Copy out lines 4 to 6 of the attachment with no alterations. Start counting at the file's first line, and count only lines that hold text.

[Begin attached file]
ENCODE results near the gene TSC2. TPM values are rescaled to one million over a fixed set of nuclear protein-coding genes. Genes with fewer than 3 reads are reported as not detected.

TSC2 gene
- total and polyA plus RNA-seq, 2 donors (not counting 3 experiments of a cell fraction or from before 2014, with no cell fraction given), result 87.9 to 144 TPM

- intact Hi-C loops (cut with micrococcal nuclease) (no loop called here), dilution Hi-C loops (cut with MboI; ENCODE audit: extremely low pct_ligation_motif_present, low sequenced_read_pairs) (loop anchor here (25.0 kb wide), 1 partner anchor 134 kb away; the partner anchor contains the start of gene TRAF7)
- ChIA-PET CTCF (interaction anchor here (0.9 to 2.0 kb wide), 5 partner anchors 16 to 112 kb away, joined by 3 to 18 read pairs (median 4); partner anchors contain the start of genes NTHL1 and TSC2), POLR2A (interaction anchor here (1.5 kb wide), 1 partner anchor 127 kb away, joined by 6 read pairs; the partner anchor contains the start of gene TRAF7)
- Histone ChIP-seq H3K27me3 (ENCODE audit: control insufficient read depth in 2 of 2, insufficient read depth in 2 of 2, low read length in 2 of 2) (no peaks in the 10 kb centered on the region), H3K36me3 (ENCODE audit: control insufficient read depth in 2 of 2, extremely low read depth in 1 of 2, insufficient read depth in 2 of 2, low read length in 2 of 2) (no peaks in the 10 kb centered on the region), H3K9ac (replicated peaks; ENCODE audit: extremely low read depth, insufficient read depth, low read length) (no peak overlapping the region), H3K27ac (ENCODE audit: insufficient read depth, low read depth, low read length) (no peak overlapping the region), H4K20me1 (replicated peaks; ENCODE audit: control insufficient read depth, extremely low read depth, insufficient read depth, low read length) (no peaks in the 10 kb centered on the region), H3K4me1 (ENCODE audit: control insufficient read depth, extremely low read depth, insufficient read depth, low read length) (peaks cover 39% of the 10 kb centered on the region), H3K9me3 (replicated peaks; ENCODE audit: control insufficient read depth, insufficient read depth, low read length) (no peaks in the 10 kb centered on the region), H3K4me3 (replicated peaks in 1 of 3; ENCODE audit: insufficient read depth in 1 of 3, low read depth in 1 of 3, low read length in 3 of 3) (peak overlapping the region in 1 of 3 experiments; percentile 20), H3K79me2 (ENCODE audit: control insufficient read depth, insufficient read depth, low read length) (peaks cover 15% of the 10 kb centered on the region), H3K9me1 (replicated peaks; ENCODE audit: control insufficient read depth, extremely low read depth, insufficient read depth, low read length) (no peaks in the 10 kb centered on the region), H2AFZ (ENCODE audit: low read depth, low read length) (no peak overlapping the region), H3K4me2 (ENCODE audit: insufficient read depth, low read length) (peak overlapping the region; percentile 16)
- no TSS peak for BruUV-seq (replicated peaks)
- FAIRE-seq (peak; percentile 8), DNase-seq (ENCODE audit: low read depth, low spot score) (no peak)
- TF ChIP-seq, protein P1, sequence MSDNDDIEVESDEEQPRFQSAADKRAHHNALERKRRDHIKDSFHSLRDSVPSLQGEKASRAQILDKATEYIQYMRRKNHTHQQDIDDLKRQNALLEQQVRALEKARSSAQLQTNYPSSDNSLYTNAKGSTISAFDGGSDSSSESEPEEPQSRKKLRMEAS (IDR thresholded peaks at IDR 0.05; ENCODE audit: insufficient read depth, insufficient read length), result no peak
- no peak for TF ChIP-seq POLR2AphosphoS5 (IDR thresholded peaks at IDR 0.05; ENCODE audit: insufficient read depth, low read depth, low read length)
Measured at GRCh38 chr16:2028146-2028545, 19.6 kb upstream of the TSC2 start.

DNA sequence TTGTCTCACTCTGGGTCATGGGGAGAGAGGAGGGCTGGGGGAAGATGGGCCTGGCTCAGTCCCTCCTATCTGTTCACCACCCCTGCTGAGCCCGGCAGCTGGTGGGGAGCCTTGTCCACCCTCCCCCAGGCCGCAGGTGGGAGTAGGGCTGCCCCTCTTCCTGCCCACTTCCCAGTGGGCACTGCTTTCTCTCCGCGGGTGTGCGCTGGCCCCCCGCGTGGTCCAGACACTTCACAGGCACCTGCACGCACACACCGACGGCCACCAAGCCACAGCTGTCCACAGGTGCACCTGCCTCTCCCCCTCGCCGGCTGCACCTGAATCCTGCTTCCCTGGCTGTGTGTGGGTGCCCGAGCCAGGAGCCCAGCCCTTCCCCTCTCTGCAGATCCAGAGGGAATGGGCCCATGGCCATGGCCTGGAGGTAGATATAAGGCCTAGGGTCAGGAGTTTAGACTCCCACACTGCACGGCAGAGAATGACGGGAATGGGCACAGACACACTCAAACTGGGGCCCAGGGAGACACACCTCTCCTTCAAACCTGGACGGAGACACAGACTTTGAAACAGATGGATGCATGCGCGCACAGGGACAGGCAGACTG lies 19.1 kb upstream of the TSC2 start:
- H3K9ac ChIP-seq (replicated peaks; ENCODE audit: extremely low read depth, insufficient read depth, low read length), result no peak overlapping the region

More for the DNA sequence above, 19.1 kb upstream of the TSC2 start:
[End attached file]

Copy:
- intact Hi-C loops (cut with micrococcal nuclease) (no loop called here), dilution Hi-C loops (cut with MboI; ENCODE audit: extremely low pct_ligation_motif_present, low sequenced_read_pairs) (loop anchor here (25.0 kb wide), 1 partner anchor 134 kb away; the partner anchor contains the start of gene TRAF7)
- ChIA-PET CTCF (interaction anchor here (0.9 to 2.0 kb wide), 5 partner anchors 16 to 112 kb away, joined by 3 to 18 read pairs (median 4); partner anchors contain the start of genes NTHL1 and TSC2), POLR2A (interaction anchor here (1.5 kb wide), 1 partner anchor 127 kb away, joined by 6 read pairs; the partner anchor contains the start of gene TRAF7)
- Histone ChIP-seq H3K27me3 (ENCODE audit: control insufficient read depth in 2 of 2, insufficient read depth in 2 of 2, low read length in 2 of 2) (no peaks in the 10 kb centered on the region), H3K36me3 (ENCODE audit: control insufficient read depth in 2 of 2, extremely low read depth in 1 of 2, insufficient read depth in 2 of 2, low read length in 2 of 2) (no peaks in the 10 kb centered on the region), H3K9ac (replicated peaks; ENCODE audit: extremely low read depth, insufficient read depth, low read length) (no peak overlapping the region), H3K27ac (ENCODE audit: insufficient read depth, low read depth, low read length) (no peak overlapping the region), H4K20me1 (replicated peaks; ENCODE audit: control insufficient read depth, extremely low read depth, insufficient read depth, low read length) (no peaks in the 10 kb centered on the region), H3K4me1 (ENCODE audit: control insufficient read depth, extremely low read depth, insufficient read depth, low read length) (peaks cover 39% of the 10 kb centered on the region), H3K9me3 (replicated peaks; ENCODE audit: control insufficient read depth, insufficient read depth, low read length) (no peaks in the 10 kb centered on the region), H3K4me3 (replicated peaks in 1 of 3; ENCODE audit: insufficient read depth in 1 of 3, low read depth in 1 of 3, low read length in 3 of 3) (peak overlapping the region in 1 of 3 experiments; percentile 20), H3K79me2 (ENCODE audit: control insufficient read depth, insufficient read depth, low read length) (peaks cover 15% of the 10 kb centered on the region), H3K9me1 (replicated peaks; ENCODE audit: control insufficient read depth, extremely low read depth, insufficient read depth, low read length) (no peaks in the 10 kb centered on the region), H2AFZ (ENCODE audit: low read depth, low read length) (no peak overlapping the region), H3K4me2 (ENCODE audit: insufficient read depth, low read length) (peak overlapping the region; percentile 16)